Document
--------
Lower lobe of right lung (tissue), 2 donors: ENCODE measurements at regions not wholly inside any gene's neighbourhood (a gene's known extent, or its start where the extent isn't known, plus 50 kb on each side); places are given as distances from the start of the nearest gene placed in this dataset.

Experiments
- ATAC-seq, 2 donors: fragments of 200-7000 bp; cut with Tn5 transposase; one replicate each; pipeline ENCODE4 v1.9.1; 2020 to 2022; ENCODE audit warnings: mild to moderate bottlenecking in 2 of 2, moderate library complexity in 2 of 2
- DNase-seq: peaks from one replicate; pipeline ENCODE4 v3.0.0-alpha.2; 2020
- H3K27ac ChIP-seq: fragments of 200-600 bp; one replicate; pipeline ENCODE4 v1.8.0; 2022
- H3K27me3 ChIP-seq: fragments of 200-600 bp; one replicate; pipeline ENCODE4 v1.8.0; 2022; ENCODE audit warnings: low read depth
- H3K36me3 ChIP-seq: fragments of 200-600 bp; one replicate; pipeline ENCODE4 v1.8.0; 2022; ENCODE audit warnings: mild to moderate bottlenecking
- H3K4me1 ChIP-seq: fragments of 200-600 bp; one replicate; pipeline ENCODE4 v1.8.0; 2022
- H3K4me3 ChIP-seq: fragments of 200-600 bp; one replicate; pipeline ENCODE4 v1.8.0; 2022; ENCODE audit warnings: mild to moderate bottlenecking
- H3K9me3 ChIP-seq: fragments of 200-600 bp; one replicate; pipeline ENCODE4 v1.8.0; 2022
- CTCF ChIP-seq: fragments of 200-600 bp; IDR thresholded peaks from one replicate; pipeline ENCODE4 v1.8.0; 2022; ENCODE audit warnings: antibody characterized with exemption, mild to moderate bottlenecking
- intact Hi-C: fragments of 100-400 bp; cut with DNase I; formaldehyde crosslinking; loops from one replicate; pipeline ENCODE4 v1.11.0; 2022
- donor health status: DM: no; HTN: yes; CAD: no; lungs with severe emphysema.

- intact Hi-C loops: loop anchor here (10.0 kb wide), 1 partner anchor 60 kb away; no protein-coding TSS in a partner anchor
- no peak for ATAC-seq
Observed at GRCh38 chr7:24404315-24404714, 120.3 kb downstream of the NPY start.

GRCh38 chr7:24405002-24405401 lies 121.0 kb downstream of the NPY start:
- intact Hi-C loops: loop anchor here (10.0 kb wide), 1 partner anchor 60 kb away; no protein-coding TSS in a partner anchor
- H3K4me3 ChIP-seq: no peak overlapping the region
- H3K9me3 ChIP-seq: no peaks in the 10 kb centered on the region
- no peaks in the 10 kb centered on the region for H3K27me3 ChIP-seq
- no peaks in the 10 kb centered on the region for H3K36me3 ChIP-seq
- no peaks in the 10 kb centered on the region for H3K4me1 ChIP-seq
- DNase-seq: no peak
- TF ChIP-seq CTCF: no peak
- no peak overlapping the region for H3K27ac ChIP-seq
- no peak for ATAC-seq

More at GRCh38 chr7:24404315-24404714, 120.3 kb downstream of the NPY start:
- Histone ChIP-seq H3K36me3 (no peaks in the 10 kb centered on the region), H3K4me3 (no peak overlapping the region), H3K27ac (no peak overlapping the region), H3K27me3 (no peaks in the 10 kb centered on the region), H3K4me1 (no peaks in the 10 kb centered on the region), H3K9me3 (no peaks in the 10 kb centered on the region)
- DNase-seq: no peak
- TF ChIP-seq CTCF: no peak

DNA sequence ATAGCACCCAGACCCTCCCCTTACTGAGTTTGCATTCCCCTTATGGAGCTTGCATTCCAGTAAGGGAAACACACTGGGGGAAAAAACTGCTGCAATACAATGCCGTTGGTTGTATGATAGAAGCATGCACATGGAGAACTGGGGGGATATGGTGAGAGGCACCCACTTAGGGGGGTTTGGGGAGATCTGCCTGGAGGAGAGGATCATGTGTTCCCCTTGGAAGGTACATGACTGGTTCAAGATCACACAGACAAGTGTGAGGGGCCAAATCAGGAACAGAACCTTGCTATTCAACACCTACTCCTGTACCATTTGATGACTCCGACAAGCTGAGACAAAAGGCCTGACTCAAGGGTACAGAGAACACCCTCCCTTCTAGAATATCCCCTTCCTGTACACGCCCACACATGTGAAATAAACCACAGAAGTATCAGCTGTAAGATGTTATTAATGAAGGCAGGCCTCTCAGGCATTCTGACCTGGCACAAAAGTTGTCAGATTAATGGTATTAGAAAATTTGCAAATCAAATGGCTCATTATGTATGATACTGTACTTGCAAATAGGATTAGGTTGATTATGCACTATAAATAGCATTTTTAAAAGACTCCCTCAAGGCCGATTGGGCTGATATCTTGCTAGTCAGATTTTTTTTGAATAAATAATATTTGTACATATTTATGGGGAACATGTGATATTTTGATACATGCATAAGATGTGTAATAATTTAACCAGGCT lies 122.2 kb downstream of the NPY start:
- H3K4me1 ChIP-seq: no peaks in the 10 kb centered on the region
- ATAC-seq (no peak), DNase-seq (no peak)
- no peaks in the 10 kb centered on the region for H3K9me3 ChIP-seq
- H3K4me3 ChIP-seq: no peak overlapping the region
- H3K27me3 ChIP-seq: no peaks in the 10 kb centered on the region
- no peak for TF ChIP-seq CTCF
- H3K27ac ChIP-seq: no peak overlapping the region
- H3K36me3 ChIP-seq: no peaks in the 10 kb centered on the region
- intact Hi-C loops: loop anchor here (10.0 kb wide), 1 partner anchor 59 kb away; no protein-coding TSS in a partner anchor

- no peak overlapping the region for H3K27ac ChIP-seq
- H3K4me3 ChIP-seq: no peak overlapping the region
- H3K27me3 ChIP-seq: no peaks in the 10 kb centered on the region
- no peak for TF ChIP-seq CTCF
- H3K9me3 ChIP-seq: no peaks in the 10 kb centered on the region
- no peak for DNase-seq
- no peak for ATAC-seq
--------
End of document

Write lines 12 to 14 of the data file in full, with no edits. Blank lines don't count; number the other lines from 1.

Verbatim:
- intact Hi-C: fragments of 100-400 bp; cut with DNase I; formaldehyde crosslinking; loops from one replicate; pipeline ENCODE4 v1.11.0; 2022
- donor health status: DM: no; HTN: yes; CAD: no; lungs with severe emphysema.

- intact Hi-C loops: loop anchor here (10.0 kb wide), 1 partner anchor 60 kb away; no protein-coding TSS in a partner anchor